10 recent drug, device approvals

Ten drugs or medical devices approved by the FDA since the end of December:

Editor's note: The approvals are listed chronologically, from most to least recent. 

  1. Memic Innovative Surgery's robotically assisted surgical device — A device that can help facilitate transvaginal hysterectomy procedures.

  2. Origin Biosciences' Nulibry — An injectable drug designed to reduce the risk of death from molybdenum cofactor deficiency type A, a rare, genetic, metabolic disorder that can cause intractable seizures, brain injury and death.

  3. Q30 Sports Science's Q-Collar — A device intended to be worn around the neck of athletes ages 13 years and older during sports to protect the brain from the effects of head impacts.

  4. Sarepta Therapeutics' Amondys 45 injection — A drug designed to treat Duchenne muscular dystrophy in patients with a specific gene mutation.

  5. Additive Orthopaedics' 3D-printed talus implant — A device designed to replace the talus, the bone in the ankle joint that connects the leg and foot. It's intended for treatment of avascular necrosis of the ankle joint, a condition that causes the death of bone tissue from a lack of blood supply to the area. 

  6. G1 Therapeutics' Cosela — A drug designed to reduce the frequency of chemotherapy-induced bone marrow suppression for adults with extensive-stage small cell lung cancer.

  7. Signifier Medical Technologies' sleep apnea device — A prescription-only device intended to reduce snoring and mild obstructive sleep apnea. It's the first device used while awake to improve tongue muscle function, which can help prevent the tongue from collapsing backward and obstructing the airway during sleep.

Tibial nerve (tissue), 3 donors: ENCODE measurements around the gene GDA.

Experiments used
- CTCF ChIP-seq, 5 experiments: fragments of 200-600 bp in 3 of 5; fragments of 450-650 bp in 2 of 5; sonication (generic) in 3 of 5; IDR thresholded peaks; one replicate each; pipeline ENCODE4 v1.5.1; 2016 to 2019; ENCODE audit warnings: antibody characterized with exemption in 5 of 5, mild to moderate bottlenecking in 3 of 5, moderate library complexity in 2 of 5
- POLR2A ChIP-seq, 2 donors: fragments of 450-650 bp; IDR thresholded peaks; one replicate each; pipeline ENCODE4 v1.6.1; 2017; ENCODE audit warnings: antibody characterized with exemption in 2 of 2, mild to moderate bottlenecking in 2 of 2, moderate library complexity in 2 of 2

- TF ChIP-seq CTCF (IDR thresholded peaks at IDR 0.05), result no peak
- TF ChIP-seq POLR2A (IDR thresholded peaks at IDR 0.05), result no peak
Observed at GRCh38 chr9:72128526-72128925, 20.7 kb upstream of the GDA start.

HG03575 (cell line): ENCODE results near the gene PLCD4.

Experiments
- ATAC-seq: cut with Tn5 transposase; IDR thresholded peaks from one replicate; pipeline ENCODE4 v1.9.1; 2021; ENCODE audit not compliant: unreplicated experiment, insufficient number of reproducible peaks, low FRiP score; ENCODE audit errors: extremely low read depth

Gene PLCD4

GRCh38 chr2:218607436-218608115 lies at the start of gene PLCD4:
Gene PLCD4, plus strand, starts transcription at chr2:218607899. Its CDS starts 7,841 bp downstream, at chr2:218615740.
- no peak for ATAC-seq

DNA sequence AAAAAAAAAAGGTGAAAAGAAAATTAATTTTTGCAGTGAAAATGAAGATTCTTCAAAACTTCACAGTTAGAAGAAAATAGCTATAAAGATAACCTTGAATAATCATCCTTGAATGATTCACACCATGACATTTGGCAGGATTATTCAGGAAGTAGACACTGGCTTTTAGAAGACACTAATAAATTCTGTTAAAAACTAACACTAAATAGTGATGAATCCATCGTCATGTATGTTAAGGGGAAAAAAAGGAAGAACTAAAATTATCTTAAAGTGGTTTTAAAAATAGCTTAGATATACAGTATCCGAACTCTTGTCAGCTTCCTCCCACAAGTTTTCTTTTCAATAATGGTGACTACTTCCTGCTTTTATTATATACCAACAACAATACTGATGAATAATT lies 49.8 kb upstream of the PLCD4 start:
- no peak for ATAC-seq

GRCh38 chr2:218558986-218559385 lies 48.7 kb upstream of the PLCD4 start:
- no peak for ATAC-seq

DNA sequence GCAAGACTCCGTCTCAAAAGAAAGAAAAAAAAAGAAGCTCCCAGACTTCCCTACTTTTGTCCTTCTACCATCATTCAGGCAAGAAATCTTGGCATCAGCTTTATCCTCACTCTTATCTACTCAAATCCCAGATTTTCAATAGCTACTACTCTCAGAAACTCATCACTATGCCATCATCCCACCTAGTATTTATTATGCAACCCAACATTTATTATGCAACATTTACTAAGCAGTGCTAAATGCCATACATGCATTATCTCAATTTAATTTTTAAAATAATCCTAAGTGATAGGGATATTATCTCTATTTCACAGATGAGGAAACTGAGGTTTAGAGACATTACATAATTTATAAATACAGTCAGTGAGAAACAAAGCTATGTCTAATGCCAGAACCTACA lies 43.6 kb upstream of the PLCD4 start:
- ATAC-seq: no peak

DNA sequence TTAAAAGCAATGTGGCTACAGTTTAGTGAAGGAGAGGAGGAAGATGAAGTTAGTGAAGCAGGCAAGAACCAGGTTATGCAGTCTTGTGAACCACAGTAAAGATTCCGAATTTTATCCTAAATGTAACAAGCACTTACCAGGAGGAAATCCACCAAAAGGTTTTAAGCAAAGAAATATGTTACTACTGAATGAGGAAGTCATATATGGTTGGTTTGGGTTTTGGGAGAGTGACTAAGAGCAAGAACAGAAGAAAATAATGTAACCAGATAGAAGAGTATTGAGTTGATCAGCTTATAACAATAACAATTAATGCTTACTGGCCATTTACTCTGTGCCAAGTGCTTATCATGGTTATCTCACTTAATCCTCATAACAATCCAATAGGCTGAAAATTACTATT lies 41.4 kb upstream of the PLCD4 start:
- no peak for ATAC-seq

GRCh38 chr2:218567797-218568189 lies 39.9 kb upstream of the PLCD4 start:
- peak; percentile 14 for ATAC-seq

8. ViiV Healthcare's Cabenuva —  A long-acting two-shot combination that helps HIV patients treat their condition more conveniently and privately. It's the first monthly injectable approved to treat HIV.

  9. Merck & Bayer's Verquvo — A drug designed to treat chronic heart failure, specifically for patients following a hospitalization for heart failure or need for outpatient IV diuretics.

  10. Amphastar Pharmaceuticals' glucagon generic — Glucagon has been approved in the U.S. for more than 20 years, but there were previously no generic versions of the drug, which is used to treat severe hypoglycemia.

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People with allergic reactions to Pfizer, Moderna vaccines can get J&J shot as second dose, CDC scientist says

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